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Mr David Allamby
MD, FRCOphth, FRCS
If you have astigmatism, you might think that you'll need to spend the rest of your life wearing glasses or contact lenses to correct your vision.
Many people believe that refractive surgery, such as laser eye surgery, is unable to correct astigmatism, but fortunately, this isn’t true.
Excimer lasers have been able to correct these refractive errors for around 20 years, meaning that laser eye surgery is a viable option for patients with astigmatism.
Astigmatism is a type of refractive error that causes blurry vision.
In a normal eye, the light enters through the cornea and passes through the pupil, continuing through the lens that's located just behind the iris.
The cornea and lens focus the light into a single point on the light-sensitive tissue on the back of the eye, which converts the light into information that passes along the optic nerve to the occipital lobe within the rear part of the brain where it is then processed into a clear image.
With astigmatism, the eye has an asymmetrical shape, being shaped like a rugby ball instead of a football, which causes light to focus at multiple points, causing blurred vision or distorted vision.
There are two different types of astigmatism:
An ophthalmologist or eye doctor will typically be able to diagnose astigmatism during a regular eye check-up and will advise you on how to correct the refractive error.
Usually, treating astigmatism involves the prescription of glasses or contact lenses, but it's also possible to treat astigmatism with laser eye surgery.
In the early days of laser vision correction procedures, astigmatism could not be corrected, but with developments in the technology and processes involved, this is no longer the case.
However, despite these advances, the perception that laser eye surgery can't treat patients with astigmatism has persisted over the past 2 decades.
It's possible to correct any astigmatism in your prescription with a high degree of accuracy, even up to 6 dioptres.
LASIK, or laser-assisted in-situ keratomileusis, is the most common type of laser eye surgery used, but in some cases, LASEK/PRK surgery may be used.
When treating astigmatism with LASIK, a femtosecond laser is used to create a circular flap in the uppermost layer of the cornea.
This flap is folded back to allow a second excimer laser to make the correction, reshaping the cornea by evaporating microscopic amounts of collagen tissue in just a few seconds, before the flap is then folded back into its original position.
Thanks to the precision of the lasers, the surface skin cells of the cornea will re-seal the flap created during the procedure in just 4 hours.
The reshaping of the corneal tissue changes the focal point of the eye, reducing the number of focal points and reducing the blurriness of the patient's vision.
To correct long-sightedness, also known as hyperopia, the cornea is made steeper by removing more tissue from the outer edges of the cornea.
To correct short-sightedness, or myopia, the cornea is made flatter by removing more tissue from the middle of the cornea.
Despite sounding like a relatively complex procedure, the technology means that the average treatment time is around 4 minutes per eye.
For high levels of astigmatism, a refractive lens exchange, or intraocular lens surgery, is another option for treatment.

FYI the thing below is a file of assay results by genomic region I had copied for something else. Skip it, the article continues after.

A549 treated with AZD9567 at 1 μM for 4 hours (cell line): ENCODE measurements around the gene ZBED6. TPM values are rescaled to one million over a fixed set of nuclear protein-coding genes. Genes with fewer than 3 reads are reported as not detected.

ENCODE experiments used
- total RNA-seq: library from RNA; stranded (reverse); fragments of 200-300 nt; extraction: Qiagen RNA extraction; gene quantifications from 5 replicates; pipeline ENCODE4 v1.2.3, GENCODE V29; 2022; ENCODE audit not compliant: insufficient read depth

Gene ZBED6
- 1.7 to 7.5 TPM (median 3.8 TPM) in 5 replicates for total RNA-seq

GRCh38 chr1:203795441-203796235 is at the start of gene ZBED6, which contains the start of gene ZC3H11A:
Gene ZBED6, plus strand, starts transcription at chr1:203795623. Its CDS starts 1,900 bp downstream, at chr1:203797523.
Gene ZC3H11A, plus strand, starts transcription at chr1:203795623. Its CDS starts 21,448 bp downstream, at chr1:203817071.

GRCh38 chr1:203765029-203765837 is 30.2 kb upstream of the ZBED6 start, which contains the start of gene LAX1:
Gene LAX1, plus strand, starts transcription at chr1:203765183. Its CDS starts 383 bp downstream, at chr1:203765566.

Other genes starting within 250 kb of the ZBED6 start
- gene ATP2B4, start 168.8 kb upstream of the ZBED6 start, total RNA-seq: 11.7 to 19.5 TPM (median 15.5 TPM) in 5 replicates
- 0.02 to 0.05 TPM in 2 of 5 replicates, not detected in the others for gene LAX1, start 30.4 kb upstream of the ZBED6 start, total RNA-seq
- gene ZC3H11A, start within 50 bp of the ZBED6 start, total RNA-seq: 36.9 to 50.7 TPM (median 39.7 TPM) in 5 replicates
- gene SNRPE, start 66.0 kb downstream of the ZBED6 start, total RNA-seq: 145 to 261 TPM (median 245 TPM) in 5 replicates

During this treatment, the eye's natural lens is replaced with a new artificial lens, which can be either a monofocal lens, to correct for distance vision, or a toric lens, which corrects both distance vision and astigmatism.
Intraocular lens surgery (IOL) is a common procedure that has a high success rate and is usually performed by a laser eye surgeon under local anaesthetic, taking around 15 minutes per eye.
Using laser eye surgery to treat astigmatism is incredibly safe, as there is an extensive screening process to make sure each and every patient is a suitable candidate for the procedure.
In fact, it's one of the safest surgical procedures in the world, but there is still a level of risk involved, as is the case with any surgery.
At Focus Clinics, we use a WaveLight laser, which is one of the most precise machines available, and 100% of our patients are discharged with 20/20 vision or better.
Most patients have 20/20 vision, which is one of the highest levels of visual acuity, within 30 minutes of the end of the procedure, and the eyes are comfortable with vision clear approximately 4 hours after surgery.
Focus is one of the leading laser eye surgery clinics in the UK, so to find out if you're a good candidate for laser eye surgery to correct your astigmatism, submit your details and a member of our team will be in touch to discuss your situation as part of a free telephone consultation.
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100% 20/20 vision
Focus Clinic has a remarkable 100% success rate for 20/20 vision. We know of no other clinic that has matched these results. There is a big difference between, for example, 98% and 100% success, especially if you are in the 2%.
10 year guarantee
Your 10 Year Guarantee means you can return at any time if you have additional questions on the quality of your vision. If you have distance vision correction for short-sight then any repeat laser eye treatments to correct a return of myopia in the first 10 years are included free of charge.*
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We have the highest trust rating of any ‘eye treatment’ rated clinic, according to independent review site TrustPilot. With an outstanding 9.9 out of 10, when it comes to your eyes, choose the clinic that actual patients trust the most.
*Terms and conditions apply, excludes any age-related changes and conditions unrelated to the primary treatment